One of the things that has struck me continually since coming to the Monastery is the way in which narrative is so essential to our lives together. We all tell stories about ourselves to help us find meaning and significance, to find out who we are. The rich matrix of narrative allows us to find the multi-dimensional tapestry that unfolds within the confines of time and place, of necessity and contingency. Although our poverty means we are always limited in our knowledge and understanding, stories (if we let them do their work and tell them honestly) have a way of lifting our gaze out of and above the daily ooze of chronological time. In a sense, stories give us brief tastes of God’s time, Kairos time. This is especially true when we begin to allow the threads of a story larger than our own to weave their way into a tapestry we thought we had begun on our own.
O God, the King of glory, you have exalted your only Son Jesus Christ with great triumph to your kingdom in heaven: Do not leave us comfortless, but send us your Holy Spirit to strengthen us, and exalt us to that place where our Savior Christ has gone before. —Collect for the Seventh Sunday of Easter
One of the graces of this season spent in quarantine has been the lectionary’s course of readings through St. Luke’s Acts of the Apostles. The narrative is at once dense and frenetic, while also a source of great comfort. We read of disciples not so different from you and me. People who faced gargantuan challenges and struggled with the solid weight of human poverty, weakness, and finitude—of going to bed each night completely and helplessly ignorant of any of the possibilities that God might give with the sun’s rise. I can only fantasize about the tenor of the prayers that Jesus’ little community must have prayed in the days between Ascension and Pentecost.
We know the rest of the story, and perhaps that can tempt us to presumption. It is easy for us to overlook the yawning jaws of despair that likely followed at the heels of Jesus’ followers after his ascension, hungry for their fear. Tempting them to rely on themselves. Begging them to deny God’s faithfulness. Yes, we know the rest of the story, but even the gift of hindsight is just that, a gift. Yes, we know that in a week’s time God’s faithfulness—however providentially awkward—will be attested by the pouring out of the Holy Spirit. A faithfulness, which will change the course of history. Yet I cannot help but wonder what the followers of Jesus must have made of God’s faithfulness during that strange, silent hinge between Ascension and Pentecost.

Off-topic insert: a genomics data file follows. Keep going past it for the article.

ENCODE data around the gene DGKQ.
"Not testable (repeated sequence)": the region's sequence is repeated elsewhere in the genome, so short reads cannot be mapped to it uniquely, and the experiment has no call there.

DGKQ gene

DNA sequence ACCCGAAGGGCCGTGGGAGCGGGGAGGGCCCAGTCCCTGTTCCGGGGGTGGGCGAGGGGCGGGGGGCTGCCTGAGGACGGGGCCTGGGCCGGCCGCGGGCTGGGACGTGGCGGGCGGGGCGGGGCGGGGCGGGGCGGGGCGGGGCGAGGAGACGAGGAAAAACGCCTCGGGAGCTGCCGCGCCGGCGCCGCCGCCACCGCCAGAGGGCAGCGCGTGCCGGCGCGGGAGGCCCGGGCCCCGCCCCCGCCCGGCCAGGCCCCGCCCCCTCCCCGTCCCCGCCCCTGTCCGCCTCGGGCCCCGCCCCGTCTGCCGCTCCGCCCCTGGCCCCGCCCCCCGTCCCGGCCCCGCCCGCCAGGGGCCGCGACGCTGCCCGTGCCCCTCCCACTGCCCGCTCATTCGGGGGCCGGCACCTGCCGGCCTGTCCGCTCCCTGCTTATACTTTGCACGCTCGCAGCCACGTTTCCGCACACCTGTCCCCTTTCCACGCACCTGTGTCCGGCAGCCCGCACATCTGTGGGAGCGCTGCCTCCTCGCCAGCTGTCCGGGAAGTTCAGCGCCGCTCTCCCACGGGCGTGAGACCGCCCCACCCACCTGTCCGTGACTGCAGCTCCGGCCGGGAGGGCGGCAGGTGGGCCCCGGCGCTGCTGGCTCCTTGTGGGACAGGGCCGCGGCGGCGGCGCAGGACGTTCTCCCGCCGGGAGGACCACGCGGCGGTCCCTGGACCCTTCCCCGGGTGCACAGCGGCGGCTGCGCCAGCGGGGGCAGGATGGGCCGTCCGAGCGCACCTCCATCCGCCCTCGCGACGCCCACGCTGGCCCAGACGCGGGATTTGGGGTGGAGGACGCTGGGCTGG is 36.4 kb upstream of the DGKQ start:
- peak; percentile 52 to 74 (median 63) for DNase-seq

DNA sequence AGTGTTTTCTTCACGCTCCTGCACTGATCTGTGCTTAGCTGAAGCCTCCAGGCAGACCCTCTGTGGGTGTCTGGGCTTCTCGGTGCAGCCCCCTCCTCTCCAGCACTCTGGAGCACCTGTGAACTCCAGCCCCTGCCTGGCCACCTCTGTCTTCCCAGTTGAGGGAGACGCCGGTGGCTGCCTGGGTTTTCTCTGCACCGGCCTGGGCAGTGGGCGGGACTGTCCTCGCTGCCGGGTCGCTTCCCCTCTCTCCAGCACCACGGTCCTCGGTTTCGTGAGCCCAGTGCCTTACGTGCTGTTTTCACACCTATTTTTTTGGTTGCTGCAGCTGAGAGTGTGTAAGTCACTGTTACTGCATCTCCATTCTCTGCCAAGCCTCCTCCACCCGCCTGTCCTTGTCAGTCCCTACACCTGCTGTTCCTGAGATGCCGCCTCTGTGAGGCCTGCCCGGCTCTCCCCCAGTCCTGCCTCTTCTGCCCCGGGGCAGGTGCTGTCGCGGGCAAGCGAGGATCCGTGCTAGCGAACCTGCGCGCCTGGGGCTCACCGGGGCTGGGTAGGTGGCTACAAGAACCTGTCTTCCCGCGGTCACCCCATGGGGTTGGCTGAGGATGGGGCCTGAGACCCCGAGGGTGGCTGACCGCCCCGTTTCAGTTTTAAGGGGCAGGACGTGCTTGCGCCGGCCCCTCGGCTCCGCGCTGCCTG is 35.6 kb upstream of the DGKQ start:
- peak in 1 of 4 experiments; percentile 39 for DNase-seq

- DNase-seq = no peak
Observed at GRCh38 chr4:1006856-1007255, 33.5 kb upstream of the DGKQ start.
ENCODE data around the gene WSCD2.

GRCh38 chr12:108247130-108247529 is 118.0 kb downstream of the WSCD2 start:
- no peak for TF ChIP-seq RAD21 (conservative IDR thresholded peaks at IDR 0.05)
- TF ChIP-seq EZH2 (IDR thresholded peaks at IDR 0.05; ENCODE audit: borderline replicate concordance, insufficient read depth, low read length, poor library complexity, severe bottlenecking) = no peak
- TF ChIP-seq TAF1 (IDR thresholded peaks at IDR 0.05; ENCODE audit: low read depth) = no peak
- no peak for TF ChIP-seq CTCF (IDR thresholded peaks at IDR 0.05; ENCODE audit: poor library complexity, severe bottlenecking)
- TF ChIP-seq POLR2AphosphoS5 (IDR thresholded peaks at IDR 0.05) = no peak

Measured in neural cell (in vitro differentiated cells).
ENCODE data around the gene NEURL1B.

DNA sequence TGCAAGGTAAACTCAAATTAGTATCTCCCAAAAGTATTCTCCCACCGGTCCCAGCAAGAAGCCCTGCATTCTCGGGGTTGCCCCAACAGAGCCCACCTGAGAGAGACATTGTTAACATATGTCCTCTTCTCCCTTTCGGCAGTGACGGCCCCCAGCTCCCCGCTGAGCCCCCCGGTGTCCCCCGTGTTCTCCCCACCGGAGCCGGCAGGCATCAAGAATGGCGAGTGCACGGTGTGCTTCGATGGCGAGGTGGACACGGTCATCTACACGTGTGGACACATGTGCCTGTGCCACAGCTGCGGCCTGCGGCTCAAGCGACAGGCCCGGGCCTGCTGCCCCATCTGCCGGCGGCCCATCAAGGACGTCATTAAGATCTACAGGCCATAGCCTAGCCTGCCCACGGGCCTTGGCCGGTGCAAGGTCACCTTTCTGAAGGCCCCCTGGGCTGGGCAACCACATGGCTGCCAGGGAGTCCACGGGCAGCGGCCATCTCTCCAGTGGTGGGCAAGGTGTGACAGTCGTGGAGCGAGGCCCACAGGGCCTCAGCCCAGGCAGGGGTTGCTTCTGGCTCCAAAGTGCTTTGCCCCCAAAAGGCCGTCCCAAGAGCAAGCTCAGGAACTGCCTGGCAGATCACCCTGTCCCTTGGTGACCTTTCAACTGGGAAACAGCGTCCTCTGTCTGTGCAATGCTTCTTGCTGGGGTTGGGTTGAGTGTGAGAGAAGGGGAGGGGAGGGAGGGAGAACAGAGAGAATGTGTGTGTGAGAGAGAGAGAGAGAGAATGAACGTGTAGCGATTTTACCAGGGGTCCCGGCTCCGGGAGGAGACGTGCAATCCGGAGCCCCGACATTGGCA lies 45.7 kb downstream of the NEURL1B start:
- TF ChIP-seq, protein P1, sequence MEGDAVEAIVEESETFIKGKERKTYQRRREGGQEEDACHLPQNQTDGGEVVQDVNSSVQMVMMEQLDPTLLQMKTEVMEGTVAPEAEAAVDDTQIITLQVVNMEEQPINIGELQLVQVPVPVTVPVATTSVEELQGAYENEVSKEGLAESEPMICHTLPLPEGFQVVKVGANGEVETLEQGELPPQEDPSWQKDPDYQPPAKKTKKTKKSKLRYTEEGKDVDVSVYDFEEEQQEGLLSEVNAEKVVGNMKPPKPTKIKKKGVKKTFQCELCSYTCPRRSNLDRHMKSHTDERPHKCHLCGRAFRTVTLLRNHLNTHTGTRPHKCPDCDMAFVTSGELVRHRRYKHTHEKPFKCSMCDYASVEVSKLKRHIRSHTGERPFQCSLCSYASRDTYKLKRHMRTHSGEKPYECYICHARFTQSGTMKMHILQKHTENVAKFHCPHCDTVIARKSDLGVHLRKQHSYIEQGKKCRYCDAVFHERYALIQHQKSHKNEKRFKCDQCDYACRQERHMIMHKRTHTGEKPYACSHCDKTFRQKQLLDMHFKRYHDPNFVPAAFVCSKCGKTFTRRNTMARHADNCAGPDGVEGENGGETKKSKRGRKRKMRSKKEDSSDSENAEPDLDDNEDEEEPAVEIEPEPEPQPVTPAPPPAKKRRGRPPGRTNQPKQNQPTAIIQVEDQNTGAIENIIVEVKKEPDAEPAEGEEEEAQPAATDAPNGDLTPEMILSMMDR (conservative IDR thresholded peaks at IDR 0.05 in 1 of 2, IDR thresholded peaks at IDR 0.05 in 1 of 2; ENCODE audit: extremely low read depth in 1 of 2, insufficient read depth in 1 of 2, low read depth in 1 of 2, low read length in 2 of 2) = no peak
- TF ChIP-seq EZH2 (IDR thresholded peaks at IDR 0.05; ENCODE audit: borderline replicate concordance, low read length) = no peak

If in my name you ask me for anything, I will do it.
To my mind, the final line of this morning’s gospel is at once an indescribable consolation and a never-ending source of perplexity. Perhaps even frustration. If in my name you ask me for anything, I will do it. How many of us have been caught off guard or even startled by this phrase? Did he really just say what I think he said?
During the so-called “Farewell Discourses” of John’s gospel (chapters 14—17), we greet a host of similarly enigmatic phrases such as:
“I am the way, and the truth, and the life.” “Do you not believe that I am in the Father and the Father is in me?” “I do not give to you as the world gives.” “As the Father has loved me so have I loved you; abide in my love.”
These dense discourses clearly deserve much more than a superficial listening. There is an infinity in these words, fertile and receptive to the whole texture of human experience. John’s Jesus therefore speaks to each of us in the voice of that wind as he says If in my name you ask for anything, I will do it. There is an infinity in his words.
Yet this infinity is lost to us if we simply hear what we would like to hear. Because of this, I believe there is wisdom in praying with a sensitivity to what a text is decidedly not saying. Yes, he really did just say something remarkable, but whereas I would like to hear Jesus say to me, “if you ask me for anything, I will do it,” this is not what Jesus says. We have to reckon with those three little words: in my name.
Dear Brothers, as this season in the world continues to unfold, I think there is no hyperbole in saying we live during an apocalyptic moment. No, not the end of the world (though, surely the end of a world), but an apocalypse in the purest sense: an unveiling or uncovering. Apo, to take away; kalypto, veil; apokalyptein, to remove the veil. Innumerable dimensions of a great global illusion now appear uncovered, revealing arrangements born of what proves to be an unsustainable way of life. For some, this period of epidemic is seen as a mere annoyance, an interruption; the sooner we return to the way things were, the sooner we can get on with our own projects, plans, and dreams of infinite growth and material security. For others, however, the apocalypsis of this season reveals the inevitable result of a way of life inherently at odds with the limits of nature and the poverty of our humanity. Now, with the kalypto plainly removed, we find ourselves confronted with urgent realities, larger than coronavirus, larger than individual or national dreams; realities as sharp as life and death. Realities that ask us to change our minds—that is, repent.